Like Cornwall, the trouble with the Cotswolds is that they’re woefully inadequate at catering for regular folk. By which I mean that every idyllic bar and restaurant, set in local stone and staffed by enthusiastic pin-striped undergraduates, leaves in its wake a paucity of eateries affordable to the indigenous population that isn’t a flame-haired former news editor or her tit of a husband. Even your bog-standard takeaway has been usurped by Cameron’s cronies, now profiteering proudly from weak puns and an artisan prefix. So, where to fill up without spunking away your wages when buried deep in the West Country?
Good question. And if you are holed up in a country B&B, your options are drastically reduced. For you must either drive to one of these godforsaken places, or learn to enjoy the pleasure of your own company with a Waitrose 2 for 1 nuclear meal and a bottle of anything red that will stay down. A Sophie’s Choice, basically. But then I got to thinking (necessity being the mother of all invention): What if I could harness that 1987 Panasonic Destroyer of All Hopes & Dreams to my own advantage? Perhaps even rustle up something my guts wouldn’t instantly reject, and in record time? The mind began to work overtime, like it’s supposed to do during sex or at the moment of violent untimely death…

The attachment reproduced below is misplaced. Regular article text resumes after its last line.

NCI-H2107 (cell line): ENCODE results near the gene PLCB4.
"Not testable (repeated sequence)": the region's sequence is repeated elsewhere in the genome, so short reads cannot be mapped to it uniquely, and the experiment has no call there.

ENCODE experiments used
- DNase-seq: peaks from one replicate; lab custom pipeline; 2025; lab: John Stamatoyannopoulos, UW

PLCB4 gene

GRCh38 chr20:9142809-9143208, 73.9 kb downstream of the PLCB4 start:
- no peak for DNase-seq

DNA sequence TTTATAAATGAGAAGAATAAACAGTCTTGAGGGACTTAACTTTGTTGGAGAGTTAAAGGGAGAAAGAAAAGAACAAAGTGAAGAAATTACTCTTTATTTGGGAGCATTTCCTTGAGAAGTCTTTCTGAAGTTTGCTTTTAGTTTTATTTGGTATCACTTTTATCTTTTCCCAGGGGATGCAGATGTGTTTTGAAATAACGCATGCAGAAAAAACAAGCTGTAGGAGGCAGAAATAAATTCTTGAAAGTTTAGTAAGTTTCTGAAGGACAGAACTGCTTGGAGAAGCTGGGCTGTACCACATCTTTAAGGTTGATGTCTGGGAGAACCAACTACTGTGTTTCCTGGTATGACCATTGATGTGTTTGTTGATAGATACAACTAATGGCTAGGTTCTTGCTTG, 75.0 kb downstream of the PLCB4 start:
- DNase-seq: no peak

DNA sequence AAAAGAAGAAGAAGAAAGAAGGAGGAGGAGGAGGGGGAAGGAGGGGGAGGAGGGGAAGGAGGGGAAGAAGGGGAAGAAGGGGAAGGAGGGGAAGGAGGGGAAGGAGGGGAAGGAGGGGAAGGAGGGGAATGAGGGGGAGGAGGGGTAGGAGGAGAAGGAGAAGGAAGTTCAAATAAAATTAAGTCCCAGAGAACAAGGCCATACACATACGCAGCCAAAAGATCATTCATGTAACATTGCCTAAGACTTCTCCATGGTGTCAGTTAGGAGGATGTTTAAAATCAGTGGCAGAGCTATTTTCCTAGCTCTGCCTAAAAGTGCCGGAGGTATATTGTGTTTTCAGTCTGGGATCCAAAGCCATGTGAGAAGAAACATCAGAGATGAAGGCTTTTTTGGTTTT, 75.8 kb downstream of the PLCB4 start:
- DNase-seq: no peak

As luck would have it, I discovered a Microwave Oven Recipe Book nestled alluringly between a brace of curry menus, purposefully placed in order to offer the budget diner the illusion of opulence. For example – How about some plaice fillets in a white wine sauce? Preparation comes in at a mere 10 minutes, presumably the time it takes to leap into the Thames in Hunters waders and net a couple of the flat bastards before they hightail it off in their inherited Aqua Rover. What’s more, the end result serves four people, a salient glimpse into the lives of others as you attempt to scrape the charred remains of sliced mushroom from the duvet cover. And if you’re feeling adventurous, why not round off the evening with a pineapple upside down cake? Simultaneously conjuring up Hawaii and the 1970’s, this delightful pudding is rustled up in seconds if you happen to have a greased soufflé dish stowed away in your rucksack and can handle 100g of refined sugar before the witching hour.
Sadly I don’t and can’t, to say nothing of the potential shame involved. To fail at cookery is one thing, but to fail at fan-assisted cookery in the seat of all things cookery is quite another. So I bailed, as you’ve probably guessed by now. However, tonight acquainted me with a spectacular 2012 Sangré de Torro (a snip at £8.99) and guess what? That family bag of farm-raised, oak-smoked Gloucester Old Spot flavoured crinkly kettle chips hand-picked by Dave on 26/02/14 doesn’t seem so bad after all.